But every family or group is different and the genius of cooking is the ability to tweak methods and ingredients to your taste.

The Gravy does well with many kinds of meat.
A variety lends complexity and richness.
A piece of beef and of pork are basic.

We’ll start with meat selections that require no preparation.
For beef, I like chuck.
Our butchers may give other suggestions.
Try each or any of them, one time or another.
Everyone has her own preferences.

For pork, a piece of butt works. And it makes attractive, non-fatty slices for eating.
I also always add a single Hot Italian Pork Sausage.
I like what the sausage seasonings add to The Gravy.
But for flavor and eating, pork spare ribs are my favorite.
So fatty.
And canine-like – I can worry the bones.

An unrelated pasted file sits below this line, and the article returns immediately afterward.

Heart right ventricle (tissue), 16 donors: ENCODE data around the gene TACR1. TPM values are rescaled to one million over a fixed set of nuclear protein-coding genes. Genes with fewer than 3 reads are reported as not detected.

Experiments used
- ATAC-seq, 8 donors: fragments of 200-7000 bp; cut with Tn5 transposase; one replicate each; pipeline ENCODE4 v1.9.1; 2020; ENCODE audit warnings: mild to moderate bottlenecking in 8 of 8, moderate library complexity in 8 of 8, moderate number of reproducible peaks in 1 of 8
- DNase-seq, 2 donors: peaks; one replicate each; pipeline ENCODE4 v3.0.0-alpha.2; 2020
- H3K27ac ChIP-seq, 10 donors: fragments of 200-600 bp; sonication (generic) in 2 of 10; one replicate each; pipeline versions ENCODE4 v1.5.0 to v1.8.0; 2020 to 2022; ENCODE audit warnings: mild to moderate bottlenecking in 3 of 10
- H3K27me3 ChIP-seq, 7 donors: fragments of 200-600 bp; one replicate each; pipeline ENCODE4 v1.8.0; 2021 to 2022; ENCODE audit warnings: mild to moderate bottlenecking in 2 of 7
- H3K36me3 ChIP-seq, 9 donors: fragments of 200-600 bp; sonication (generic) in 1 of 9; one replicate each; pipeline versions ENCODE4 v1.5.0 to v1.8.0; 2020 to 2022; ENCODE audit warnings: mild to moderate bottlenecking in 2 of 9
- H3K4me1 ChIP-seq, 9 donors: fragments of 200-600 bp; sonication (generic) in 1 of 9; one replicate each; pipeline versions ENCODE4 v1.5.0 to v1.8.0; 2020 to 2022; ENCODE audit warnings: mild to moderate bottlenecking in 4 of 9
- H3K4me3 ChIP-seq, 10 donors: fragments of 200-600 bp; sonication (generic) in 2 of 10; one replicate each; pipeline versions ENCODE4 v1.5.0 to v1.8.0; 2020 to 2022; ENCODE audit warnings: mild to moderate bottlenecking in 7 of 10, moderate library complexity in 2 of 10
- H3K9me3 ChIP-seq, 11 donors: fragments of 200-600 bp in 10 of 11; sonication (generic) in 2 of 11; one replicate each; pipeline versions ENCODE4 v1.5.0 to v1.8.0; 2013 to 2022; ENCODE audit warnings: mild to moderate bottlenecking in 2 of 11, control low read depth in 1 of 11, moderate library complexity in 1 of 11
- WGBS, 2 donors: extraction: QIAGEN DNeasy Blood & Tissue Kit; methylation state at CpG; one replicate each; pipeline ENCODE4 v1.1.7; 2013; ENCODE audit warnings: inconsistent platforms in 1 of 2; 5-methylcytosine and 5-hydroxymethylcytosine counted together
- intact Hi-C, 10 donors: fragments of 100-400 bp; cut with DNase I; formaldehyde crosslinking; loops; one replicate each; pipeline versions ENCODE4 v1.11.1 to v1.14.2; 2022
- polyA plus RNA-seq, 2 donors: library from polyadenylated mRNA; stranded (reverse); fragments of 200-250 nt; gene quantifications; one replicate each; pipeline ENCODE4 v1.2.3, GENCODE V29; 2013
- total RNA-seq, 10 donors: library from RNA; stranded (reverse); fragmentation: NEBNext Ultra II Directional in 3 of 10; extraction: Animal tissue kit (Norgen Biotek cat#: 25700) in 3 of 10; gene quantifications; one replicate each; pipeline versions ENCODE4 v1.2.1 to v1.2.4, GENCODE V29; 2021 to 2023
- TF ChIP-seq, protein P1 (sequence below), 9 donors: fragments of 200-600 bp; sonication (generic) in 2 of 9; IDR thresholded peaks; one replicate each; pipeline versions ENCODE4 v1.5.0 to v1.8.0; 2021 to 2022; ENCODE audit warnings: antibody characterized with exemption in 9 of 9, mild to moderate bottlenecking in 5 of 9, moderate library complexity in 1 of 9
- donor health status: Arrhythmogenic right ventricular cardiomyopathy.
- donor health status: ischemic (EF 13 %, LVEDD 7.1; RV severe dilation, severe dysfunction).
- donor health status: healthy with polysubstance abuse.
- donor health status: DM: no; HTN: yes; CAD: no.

I am a certified bone ripper and sucker.

After the pork and beef issues are settled, what about adding more esoteric cuts like

pig’s foot or chicken feet?
At the least, you get that extra flavor; that extra opulence from their fats.
And for bone pickers? Amazing.
With cartilage to rip and chew and soft bones to crunch and suck.
If using one of these esoterica, add an extra half-hour to the cooking time.

Meatballs, front and center.
So intertwined with The Gravy are meatballs that the popular American name for the dish is “Spaghetti and Meatballs.”
No prob.
We understand.

You want to start a family feud?
Tell an Italo that your mother’s meatballs are the best.
Nothing else to be said.
Don’t bother coming to the christening.

Amazingly, the ingredients are pretty well agreed on.
At least two, ground beef and ground pork, meat types, with a sizeable minority adding ground veal to the mix.
Equal parts.

Then add an egg or two, a handful of freshly-grated breadcrumbs, or two, a handful of grated Romano cheese, or two, pressed garlic or two, fresh Italian parsley and/or basil, salt, and freshly-grated pepper.